AZ: And what about the role of the shop owners? You said they have philanthropic spirit and support their workers. Is there any shop owner who does not like what you did to develop the skills of their workers and support their education?
TMMA: All the shop owners who cooperate with me enthusiastically support our project. The owner of Shwe Lin Yone Teashop in downtown Yangon even closed his shop half an hour ahead of normal closing time because he is afraid that the children might be late. Morning Star Teashop provided anything we needed. We turned the teashop into classroom while the teashop was close. Owners of shops like Lucky 7 and Thamada also gave good support.
They cooperate with as they want the child workers of their shops to gain knowledge. Most of the shop owners have philanthropic spirit and are willing to offer help. They want child workers to gain experience and knowledge. But then, they also have to take care of their businesses and they can only support as much as they can afford to. But overall, I’m satisfied with the current achievements of the project.
AZ: My last question is what is the response of the children to the project? How do you feel as a project director? Are you satisfied? What are the challenges?
TMMA: I come back to Myanmar mainly because of children. When I recall the time when I launched the project, I still can see a child. I went to a shop and asked the permission of the shop owner. The shop owner nodded and I told the children that they would be able to learn. Then tears welled up in the eyes of that child. I asked him if something was wrong with him or his parents were in trouble, he replied that he had thought that he would never had the chance to go to school again. He was 13 years old and just quit from school a few days earlier. His schooling was subjugated to the schooling of his younger brothers and sisters. Then, I felt tears well up in my eyes.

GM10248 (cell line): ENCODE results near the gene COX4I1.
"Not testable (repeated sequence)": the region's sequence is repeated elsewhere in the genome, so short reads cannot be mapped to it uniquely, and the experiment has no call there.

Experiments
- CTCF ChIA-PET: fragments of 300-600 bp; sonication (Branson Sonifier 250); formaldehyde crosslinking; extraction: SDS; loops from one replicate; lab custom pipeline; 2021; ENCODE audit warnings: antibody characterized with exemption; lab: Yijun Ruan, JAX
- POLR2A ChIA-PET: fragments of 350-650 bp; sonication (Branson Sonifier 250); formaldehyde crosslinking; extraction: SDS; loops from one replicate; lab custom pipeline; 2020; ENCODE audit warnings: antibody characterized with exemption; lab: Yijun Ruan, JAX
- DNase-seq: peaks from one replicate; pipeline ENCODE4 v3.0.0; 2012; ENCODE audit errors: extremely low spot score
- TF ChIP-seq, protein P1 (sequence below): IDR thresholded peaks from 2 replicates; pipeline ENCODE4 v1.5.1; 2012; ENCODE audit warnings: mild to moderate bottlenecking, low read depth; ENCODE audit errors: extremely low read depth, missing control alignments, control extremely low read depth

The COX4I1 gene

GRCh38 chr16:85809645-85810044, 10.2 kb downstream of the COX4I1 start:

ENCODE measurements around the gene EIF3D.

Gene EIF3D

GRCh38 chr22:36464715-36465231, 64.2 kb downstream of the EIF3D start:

There are children like him. At 6.30 pm on Tuesdays, Thursdays and Saturdays, you would see a green bus in front of Thamada teashop. I found that there has been team spirit between those children. Their manners have improved and polite. They dare to talk to people and have greater confidence. Then they have new friends. Sometimes, they would call me and ask me why I don’t come, when I shall come and when shall they leave the shop. They get back the atmosphere of school and a circle of schoolmates.
This really makes me feel. Whatever our long-term objective is, it is very pleasing and encouraging to see the things that happen in the short run, both for the shop owners, donors and the children. The feeling is so overwhelming that it is very difficult for me to go back to New York now. That feeling can’t be bought with money. It is delight and joy.
AZ: Joy and delight that can’t be bought with money. Many have returned to Myanmar since the political opening in 2012. And there are also many who have not come back. Some returnees work together with the government, some run their own projects and some join NGOs. Some have come back to share their skills, some run media like us, and some do business. Some went back annoyed. You said you don’t even want to go back to New York. Thank you for talking about the Myanmar Mobile Education Project.